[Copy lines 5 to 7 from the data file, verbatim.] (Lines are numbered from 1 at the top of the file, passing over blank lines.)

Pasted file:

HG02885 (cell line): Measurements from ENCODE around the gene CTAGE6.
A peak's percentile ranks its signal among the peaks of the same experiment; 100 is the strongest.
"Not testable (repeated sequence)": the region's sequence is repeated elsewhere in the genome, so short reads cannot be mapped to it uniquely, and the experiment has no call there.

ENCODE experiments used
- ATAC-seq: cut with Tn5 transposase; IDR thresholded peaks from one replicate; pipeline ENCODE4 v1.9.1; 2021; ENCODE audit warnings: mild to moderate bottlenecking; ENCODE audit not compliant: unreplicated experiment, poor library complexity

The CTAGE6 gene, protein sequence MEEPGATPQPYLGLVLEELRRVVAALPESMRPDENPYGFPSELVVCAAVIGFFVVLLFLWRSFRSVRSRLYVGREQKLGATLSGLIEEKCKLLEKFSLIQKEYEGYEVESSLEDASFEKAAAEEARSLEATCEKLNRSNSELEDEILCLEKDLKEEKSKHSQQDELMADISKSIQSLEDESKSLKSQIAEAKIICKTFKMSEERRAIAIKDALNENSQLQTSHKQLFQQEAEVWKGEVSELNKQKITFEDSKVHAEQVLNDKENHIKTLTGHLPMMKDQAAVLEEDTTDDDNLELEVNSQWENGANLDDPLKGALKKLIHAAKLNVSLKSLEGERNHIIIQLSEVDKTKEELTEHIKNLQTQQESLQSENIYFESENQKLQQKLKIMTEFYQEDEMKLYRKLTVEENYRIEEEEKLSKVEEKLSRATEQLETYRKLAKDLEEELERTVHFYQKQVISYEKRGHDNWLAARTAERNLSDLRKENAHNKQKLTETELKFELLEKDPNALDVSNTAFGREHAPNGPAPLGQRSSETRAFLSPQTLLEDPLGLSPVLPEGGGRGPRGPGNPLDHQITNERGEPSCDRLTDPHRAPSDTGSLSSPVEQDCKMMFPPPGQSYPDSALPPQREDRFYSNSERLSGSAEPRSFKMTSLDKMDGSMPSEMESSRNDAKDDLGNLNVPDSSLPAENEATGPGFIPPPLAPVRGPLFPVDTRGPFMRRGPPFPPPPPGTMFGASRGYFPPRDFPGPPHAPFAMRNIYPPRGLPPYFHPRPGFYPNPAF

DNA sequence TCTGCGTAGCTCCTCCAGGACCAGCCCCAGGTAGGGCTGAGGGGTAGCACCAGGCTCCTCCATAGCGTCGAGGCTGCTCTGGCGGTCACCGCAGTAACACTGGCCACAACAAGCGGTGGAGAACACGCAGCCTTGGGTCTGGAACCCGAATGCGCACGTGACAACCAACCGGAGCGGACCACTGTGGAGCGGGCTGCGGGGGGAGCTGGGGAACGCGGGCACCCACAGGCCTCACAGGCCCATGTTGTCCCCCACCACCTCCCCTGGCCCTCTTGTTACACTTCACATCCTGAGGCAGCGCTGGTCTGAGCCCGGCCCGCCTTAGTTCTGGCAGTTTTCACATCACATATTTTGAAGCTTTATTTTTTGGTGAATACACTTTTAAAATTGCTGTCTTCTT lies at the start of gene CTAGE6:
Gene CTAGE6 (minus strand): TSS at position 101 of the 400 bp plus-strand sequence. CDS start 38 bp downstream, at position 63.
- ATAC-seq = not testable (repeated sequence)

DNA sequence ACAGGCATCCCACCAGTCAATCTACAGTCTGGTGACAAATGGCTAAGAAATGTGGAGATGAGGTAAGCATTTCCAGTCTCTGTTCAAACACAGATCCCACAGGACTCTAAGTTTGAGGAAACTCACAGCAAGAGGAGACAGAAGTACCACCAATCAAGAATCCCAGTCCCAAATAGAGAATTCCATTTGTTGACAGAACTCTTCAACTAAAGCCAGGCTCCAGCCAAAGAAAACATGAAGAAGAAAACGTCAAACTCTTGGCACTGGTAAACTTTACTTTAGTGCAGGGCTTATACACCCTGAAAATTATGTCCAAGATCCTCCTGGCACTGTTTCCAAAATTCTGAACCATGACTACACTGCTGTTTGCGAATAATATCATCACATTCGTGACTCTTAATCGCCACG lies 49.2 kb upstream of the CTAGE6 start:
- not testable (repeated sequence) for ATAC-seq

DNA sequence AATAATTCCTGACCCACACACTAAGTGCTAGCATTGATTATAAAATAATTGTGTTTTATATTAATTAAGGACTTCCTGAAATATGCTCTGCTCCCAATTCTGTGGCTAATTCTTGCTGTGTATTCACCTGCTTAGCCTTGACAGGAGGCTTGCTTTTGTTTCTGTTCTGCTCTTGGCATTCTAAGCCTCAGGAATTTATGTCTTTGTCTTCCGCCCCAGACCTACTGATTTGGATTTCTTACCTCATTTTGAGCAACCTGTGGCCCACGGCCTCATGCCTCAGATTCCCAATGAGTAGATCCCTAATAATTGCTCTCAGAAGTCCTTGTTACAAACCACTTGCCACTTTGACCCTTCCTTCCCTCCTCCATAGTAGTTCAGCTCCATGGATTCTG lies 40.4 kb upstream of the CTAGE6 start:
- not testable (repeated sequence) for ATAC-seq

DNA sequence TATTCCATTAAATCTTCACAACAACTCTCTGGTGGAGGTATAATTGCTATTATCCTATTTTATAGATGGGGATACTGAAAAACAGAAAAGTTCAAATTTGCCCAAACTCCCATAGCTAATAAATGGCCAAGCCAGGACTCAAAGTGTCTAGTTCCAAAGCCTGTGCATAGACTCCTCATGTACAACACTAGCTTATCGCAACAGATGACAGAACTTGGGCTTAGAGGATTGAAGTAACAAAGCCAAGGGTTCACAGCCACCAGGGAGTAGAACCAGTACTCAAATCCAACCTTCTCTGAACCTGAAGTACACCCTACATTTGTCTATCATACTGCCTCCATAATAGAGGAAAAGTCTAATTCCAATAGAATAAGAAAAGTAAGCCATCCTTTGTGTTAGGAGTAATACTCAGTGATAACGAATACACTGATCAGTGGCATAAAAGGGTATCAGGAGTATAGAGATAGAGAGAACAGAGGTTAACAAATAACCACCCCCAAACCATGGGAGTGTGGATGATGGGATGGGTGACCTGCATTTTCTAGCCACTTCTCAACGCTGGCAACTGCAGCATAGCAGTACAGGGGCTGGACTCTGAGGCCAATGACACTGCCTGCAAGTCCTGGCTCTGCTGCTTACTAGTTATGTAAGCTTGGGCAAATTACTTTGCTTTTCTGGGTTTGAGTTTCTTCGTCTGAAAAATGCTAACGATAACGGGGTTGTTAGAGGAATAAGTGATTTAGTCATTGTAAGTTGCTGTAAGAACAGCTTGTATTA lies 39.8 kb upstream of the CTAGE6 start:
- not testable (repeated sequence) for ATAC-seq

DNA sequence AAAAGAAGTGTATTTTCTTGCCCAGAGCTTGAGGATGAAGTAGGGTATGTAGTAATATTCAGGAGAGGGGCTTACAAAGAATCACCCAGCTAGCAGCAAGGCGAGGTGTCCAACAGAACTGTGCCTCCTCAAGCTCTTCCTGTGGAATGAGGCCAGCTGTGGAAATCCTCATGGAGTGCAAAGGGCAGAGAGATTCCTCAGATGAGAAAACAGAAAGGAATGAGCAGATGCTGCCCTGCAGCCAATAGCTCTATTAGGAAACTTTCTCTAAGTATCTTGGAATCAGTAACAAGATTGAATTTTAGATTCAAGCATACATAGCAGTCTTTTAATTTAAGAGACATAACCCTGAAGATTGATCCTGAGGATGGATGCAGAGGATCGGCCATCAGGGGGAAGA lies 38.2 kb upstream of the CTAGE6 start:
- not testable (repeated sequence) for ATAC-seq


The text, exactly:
- ATAC-seq: cut with Tn5 transposase; IDR thresholded peaks from one replicate; pipeline ENCODE4 v1.9.1; 2021; ENCODE audit warnings: mild to moderate bottlenecking; ENCODE audit not compliant: unreplicated experiment, poor library complexity

The CTAGE6 gene, protein sequence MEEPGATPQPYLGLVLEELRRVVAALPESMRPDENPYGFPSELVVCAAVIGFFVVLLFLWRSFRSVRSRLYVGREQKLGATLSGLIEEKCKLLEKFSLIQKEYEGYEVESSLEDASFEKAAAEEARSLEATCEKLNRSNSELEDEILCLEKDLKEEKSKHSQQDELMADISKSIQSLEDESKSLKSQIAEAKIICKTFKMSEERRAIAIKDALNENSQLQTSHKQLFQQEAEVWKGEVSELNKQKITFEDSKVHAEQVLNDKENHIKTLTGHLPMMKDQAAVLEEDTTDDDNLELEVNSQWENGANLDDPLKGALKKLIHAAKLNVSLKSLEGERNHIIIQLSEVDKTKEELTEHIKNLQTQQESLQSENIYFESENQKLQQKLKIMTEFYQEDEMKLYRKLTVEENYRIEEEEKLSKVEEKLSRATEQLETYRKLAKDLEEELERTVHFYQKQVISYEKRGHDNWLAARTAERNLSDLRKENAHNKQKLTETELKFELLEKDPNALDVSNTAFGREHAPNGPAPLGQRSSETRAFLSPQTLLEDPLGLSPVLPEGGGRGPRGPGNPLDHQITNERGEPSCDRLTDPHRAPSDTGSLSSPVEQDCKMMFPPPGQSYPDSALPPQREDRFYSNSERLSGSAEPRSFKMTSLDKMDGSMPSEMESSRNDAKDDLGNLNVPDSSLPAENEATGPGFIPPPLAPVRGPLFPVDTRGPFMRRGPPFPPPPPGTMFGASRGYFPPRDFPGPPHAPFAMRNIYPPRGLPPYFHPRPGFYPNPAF

DNA sequence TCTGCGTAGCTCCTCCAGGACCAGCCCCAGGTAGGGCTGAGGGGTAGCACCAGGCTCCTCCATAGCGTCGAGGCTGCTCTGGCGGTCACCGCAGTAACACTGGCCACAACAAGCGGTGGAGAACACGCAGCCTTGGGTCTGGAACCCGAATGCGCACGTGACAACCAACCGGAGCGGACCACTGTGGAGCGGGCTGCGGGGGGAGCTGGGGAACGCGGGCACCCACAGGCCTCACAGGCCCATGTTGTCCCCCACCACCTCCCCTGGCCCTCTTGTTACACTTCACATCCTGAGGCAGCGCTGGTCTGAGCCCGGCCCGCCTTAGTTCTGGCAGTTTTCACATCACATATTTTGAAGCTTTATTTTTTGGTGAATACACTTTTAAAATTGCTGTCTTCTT lies at the start of gene CTAGE6: